Uh oh – looks like Google’s Nexus 10 tablet is a flop

by Doug Drinkwater

April 17 2013

Google's WiFi-only Nexus 10 starts from $399
Google's WiFi-only Nexus 10 starts from $399

One analyst claims that just 680,000 people own Google's Nexus 10 tablet, figures which would make the 10-inch Android device even less popular than Microsoft’s flagging Surface RT.

With Google shying away from releasing hard and fast numbers on who has (or hasn’t) bought their devices, mobile analyst Benedict Evans attempted to fill the gap with some recent number-crunching on his blog.

Looking at both the number of active Android users and Google’s development data on screen sizes and display resolutions in use, Evans concluded that there were 6.8 million Nexus 7 tablets in circulation at the end of March, but just 680,000 Nexus 10s.

The Nexus 10 (which is co-developed with Samsung) may have only came to market in December but, nonetheless, the predicted sales figure still pales in comparison with some of the less successful tablets on the market – most notably Microsoft’s Surface RT.

Microsoft was said to have sold just over a million Surface RTs in the five months to March, while even BlackBerry sold 370,000 PlayBooks a quarter at last count.

Google has largely suffered from poor distribution of the Nexus 10. The Android 4.2 tablet, which starts from $399, has only ever been available through the online Google Play store, although that could change if reports are true on Google opening its first retail stores later this year.

These figures are unlikely to deter Google -- the search giant is also said to be working on the second-generation Nexus 10.  The successor is believed to have an improved CPU and GPU.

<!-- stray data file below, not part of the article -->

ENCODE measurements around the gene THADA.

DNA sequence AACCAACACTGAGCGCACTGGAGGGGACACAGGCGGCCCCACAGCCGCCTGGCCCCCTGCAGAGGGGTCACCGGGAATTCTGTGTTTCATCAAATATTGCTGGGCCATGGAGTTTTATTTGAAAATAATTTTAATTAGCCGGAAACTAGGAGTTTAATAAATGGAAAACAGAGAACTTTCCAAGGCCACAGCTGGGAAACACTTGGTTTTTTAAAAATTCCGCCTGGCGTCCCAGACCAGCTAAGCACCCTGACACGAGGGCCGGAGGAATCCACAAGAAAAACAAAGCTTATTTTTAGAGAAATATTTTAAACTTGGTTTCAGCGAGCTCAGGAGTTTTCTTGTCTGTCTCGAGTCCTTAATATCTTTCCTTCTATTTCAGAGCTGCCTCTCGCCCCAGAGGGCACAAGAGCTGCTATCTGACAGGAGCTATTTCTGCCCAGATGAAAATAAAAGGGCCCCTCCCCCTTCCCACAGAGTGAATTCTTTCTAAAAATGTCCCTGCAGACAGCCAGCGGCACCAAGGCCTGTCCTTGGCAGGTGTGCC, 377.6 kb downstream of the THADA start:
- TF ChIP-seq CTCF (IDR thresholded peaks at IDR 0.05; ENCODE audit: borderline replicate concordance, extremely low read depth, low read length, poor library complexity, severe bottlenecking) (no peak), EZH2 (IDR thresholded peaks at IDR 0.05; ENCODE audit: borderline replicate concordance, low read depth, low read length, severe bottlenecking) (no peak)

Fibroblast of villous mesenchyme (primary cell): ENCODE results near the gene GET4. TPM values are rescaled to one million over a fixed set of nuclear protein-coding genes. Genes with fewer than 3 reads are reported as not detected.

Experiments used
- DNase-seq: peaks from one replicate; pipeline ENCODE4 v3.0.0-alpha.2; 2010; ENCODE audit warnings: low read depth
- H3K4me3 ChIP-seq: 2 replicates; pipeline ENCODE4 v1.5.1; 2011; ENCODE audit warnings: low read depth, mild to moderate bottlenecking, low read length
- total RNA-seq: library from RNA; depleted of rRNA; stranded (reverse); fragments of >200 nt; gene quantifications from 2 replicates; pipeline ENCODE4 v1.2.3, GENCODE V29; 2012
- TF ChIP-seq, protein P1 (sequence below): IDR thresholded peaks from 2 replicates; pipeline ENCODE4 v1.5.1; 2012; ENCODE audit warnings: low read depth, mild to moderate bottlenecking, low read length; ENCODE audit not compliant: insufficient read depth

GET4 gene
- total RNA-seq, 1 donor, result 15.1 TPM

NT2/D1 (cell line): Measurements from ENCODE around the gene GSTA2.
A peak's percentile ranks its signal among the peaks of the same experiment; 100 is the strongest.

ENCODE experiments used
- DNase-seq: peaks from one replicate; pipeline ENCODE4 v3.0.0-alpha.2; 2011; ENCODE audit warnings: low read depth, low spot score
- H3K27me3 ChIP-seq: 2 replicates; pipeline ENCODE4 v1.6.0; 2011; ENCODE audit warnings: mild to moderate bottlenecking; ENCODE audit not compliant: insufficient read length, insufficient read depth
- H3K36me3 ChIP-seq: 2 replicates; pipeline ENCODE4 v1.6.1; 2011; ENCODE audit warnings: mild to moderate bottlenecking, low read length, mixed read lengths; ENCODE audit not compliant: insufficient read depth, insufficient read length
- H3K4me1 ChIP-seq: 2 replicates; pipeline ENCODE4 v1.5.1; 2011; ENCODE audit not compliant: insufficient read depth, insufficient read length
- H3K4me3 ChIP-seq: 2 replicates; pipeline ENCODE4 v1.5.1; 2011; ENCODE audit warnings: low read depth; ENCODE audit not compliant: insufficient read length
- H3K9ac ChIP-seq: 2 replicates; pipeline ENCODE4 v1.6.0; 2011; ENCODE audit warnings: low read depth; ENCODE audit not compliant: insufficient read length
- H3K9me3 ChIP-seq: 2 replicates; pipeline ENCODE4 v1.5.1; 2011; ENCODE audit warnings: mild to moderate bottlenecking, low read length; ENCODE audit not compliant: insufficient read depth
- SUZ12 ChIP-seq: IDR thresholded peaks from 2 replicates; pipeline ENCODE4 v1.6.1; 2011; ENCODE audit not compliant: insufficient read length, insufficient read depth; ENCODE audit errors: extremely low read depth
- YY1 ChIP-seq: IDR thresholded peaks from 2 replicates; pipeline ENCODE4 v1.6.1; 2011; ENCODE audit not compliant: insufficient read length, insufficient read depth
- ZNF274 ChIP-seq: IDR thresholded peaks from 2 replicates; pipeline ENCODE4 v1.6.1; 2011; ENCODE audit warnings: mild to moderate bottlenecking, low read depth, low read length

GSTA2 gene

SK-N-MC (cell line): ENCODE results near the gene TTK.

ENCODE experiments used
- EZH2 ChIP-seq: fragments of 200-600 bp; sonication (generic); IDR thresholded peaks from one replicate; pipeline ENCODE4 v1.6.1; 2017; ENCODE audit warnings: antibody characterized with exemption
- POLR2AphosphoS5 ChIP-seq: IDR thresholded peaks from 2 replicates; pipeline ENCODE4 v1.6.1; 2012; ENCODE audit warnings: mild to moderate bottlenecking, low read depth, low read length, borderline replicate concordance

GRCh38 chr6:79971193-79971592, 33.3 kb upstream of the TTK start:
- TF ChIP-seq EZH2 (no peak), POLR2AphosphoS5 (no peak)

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  • GSLeon3
    1 year 7 months ago

    "Google has largely suffered from poor distribution of the Nexus 10. The Android 4.2 tablet, which starts from $399, has only ever been available through the online Google Play store, although that could change if reports are true on Google opening its first retail stores later this year."

    Really? Strange since I got mine at Office Depot & know for a fact that they are available at WalMart & maybe even Staples.

    Maybe it didn't do so well because it is a Nexus device, mediocre unless you have the time, skill or inclination to make firmware changes. Nexus devices lack many of the features of other Samsung tablets & that is Google's doing, not Samsung's.

  • bcbaking55
    1 year 7 months ago

    Maybe Google needs to rethink who they choose for their manufacturing partner. A company that has alterior motives, such as using the Nexus brand to increase market share while taking steps to push Google out of the picture (replacing Android with their own OS) is biting the hand that feeds you. this same manufacturing partner uses quite underhanded methods in both marketing and product development with an apparent disregard for ethics or patent rights. Google has worked too hard to develop its image and reputation, and of course its market. Should they continue to work with a partner who is looking to push them out of the picture? The general public might also see this as a reason to look at other products.

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